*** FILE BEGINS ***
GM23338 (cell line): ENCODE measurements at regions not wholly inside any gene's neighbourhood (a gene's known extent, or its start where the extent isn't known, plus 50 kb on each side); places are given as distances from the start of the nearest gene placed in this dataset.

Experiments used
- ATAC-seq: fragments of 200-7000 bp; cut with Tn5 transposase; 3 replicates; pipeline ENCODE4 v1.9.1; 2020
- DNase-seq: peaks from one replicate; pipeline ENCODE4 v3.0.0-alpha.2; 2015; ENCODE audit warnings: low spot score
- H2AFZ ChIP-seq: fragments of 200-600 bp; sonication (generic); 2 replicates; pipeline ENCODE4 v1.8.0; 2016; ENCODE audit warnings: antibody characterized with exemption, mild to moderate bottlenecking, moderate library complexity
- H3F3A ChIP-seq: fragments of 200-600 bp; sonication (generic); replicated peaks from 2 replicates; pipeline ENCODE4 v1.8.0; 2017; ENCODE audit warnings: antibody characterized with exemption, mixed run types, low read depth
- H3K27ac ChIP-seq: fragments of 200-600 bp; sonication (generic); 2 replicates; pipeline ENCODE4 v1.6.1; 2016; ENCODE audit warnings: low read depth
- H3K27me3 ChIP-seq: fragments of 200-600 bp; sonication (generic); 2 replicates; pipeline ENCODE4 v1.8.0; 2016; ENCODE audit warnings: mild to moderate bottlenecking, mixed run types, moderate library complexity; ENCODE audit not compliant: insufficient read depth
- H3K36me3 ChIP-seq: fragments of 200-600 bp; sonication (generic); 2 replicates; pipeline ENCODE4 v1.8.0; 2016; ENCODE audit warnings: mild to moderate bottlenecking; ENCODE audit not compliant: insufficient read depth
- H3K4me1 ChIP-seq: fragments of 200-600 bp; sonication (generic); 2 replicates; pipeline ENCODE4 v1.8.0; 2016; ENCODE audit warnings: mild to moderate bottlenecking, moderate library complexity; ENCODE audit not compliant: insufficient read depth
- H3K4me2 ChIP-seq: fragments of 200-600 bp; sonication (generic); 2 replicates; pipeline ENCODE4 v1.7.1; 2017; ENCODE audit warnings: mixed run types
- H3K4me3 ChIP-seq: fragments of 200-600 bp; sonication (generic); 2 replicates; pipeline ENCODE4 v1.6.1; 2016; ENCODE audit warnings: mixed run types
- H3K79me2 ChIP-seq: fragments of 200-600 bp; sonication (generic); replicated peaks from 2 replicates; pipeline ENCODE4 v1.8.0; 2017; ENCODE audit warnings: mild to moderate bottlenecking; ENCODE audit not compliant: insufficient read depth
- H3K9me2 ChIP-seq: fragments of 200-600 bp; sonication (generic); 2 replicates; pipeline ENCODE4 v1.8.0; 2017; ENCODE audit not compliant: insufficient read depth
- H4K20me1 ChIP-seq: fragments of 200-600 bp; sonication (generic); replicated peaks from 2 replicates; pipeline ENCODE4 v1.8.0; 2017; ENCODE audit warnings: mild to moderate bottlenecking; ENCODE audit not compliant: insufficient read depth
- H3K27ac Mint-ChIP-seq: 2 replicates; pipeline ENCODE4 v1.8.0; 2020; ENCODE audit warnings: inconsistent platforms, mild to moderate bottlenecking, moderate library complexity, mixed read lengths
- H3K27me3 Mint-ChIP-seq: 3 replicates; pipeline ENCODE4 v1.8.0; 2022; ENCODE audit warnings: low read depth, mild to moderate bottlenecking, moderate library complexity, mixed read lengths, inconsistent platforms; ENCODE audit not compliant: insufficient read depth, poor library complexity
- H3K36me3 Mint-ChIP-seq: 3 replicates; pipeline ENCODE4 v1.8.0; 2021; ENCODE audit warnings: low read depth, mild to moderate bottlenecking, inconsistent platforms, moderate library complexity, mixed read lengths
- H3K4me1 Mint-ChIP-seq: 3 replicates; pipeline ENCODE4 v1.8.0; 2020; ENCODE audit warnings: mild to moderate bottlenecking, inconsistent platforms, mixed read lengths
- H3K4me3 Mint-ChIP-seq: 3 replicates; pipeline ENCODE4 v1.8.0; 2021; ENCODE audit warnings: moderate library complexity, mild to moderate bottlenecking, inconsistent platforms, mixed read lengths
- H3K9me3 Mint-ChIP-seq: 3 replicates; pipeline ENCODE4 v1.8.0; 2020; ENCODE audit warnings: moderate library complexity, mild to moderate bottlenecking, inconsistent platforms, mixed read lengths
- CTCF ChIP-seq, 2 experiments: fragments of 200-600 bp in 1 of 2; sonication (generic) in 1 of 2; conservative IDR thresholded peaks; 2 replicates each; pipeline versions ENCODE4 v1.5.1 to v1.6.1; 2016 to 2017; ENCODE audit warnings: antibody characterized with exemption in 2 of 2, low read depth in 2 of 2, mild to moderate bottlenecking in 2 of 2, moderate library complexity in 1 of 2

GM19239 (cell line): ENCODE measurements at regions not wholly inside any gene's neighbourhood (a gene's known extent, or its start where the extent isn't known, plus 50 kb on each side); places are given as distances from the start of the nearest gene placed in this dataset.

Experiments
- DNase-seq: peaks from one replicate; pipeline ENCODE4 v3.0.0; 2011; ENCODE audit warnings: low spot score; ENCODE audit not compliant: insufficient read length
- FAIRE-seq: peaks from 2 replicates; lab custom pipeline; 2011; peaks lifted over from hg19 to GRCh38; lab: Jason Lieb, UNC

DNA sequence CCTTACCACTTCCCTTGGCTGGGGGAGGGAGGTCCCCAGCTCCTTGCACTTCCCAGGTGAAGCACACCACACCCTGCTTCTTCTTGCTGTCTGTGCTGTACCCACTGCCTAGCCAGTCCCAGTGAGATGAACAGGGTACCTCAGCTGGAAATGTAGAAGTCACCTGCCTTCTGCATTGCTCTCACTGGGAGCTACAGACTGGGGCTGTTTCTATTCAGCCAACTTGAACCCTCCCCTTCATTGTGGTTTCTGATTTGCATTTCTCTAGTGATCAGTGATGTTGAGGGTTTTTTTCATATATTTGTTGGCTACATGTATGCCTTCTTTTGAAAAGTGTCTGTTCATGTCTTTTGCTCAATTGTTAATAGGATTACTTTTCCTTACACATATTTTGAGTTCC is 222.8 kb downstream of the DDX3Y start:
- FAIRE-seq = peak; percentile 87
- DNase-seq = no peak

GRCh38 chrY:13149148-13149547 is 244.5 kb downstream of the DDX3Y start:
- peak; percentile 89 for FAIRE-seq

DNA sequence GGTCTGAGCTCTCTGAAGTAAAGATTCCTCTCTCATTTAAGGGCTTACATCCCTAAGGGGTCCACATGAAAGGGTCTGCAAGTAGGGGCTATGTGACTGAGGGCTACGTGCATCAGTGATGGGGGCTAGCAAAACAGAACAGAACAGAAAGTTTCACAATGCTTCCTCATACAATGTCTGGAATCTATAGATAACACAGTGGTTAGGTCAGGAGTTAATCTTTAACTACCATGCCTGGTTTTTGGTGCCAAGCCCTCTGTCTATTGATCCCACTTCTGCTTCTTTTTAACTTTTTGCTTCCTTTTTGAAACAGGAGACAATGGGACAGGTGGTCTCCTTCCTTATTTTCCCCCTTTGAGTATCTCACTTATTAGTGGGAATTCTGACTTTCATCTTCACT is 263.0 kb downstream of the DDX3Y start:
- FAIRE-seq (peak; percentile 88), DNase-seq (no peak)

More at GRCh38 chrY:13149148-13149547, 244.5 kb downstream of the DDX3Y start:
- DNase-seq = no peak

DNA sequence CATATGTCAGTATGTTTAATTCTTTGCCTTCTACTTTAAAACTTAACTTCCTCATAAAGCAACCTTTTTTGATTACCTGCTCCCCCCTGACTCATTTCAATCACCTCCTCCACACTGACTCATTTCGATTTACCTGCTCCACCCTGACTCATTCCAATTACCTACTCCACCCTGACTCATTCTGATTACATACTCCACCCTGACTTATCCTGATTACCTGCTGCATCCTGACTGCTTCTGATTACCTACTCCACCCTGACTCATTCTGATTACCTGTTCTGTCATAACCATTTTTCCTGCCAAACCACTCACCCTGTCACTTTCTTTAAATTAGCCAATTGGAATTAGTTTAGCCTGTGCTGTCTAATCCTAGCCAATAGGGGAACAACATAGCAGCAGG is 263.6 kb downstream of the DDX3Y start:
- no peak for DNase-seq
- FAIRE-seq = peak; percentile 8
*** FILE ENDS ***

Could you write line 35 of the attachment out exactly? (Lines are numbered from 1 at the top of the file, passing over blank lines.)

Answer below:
- DNase-seq = no peak